Their next cartoon would feature a truly unique cartoon character who was different from all the funny animal characters who came before.

The Ragtime Bear (1949) introduced the near-sighted old Mr. Magoo and was such a hit at the box office that Mr. Magoo would become their biggest and most prominent star. The character would win the Academy Award for Best Animated Short two different times in the fifties: When Magoo Flew (1954) and Magoo’s Puddle Jumper (1956). The character would also eventually become a TV star, a movie star (both animated and live-action) and most popularly play the role of Ebenezer Scrooge in one of the best Christmas Carol adaptations and one of the best Christmas specials in general, Mr. Magoo’s Christmas Carol (1962).

As for their other shorts, stand-outs include Gerald McBoing-Boing (1950), the story of a boy who “didn’t speak words but went boing-boing instead” which was based on a record by Dr. Seuss and won UPA the Academy Award, something the studio would be nominated for 15 times between 1949 and 1959.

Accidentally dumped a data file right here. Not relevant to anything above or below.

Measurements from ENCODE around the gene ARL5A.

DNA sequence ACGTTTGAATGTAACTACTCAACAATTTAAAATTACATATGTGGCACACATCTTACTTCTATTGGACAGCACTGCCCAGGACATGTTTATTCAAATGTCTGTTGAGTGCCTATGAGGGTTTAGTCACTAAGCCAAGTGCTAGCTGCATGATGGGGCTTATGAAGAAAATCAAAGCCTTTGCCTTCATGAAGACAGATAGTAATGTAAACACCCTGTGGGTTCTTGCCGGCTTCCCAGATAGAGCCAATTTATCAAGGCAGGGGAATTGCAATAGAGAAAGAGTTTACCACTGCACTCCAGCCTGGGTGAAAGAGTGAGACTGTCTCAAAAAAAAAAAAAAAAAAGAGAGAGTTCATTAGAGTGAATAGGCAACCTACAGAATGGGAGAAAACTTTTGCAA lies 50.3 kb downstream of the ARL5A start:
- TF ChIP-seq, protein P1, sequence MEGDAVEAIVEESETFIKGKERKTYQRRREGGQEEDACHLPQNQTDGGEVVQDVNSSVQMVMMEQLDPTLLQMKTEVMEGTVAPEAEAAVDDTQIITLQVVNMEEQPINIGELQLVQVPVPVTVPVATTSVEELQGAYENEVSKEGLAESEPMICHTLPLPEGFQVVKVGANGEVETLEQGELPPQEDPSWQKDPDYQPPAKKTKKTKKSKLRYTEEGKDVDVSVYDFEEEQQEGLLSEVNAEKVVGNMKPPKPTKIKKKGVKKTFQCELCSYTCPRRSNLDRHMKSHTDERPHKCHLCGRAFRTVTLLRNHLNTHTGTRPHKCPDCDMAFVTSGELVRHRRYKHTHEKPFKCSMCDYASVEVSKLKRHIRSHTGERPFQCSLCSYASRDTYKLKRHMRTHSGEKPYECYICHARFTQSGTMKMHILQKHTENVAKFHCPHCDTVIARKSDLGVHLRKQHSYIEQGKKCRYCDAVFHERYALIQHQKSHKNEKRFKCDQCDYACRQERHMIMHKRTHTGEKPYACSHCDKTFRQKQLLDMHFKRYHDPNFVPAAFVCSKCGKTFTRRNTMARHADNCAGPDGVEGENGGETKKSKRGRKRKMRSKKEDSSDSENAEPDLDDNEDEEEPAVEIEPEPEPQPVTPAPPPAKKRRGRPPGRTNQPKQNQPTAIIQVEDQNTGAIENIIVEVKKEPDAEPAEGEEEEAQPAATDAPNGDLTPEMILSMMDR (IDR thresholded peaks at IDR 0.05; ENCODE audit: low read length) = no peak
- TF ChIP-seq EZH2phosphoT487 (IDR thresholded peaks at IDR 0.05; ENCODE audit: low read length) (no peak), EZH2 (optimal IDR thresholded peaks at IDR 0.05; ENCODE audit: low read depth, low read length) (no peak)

Compared to the cartoon output of every other major studio, UPA was truly unique. The Edgar Allen Poe adaptation The Tell-Tale Heart (1953) was a lot darker than the cartoons of Warner Bros., MGM and Disney. So too was Rooty Toot Toot (1951).

UPA was influential on the design of the cartoons of every other American animation studio, and soon Bugs Bunny, Droopy and others would get stylistic makeovers to look more like UPA characters.

During this height of the studio’s popularity, UPA would also produce two feature films. The first was 1001 Arabian Nights (1959) starring Mr. Magoo and directed by ex-Disney animator Jack Kinney, and the last would be Gay Purr-ee (1962) written by Chuck Jones and his wife Dorothy and directed by frequent Chuck Jones collaborator Abe Levitow. Both would fail to connect with audiences at the box office despite neither being bad films.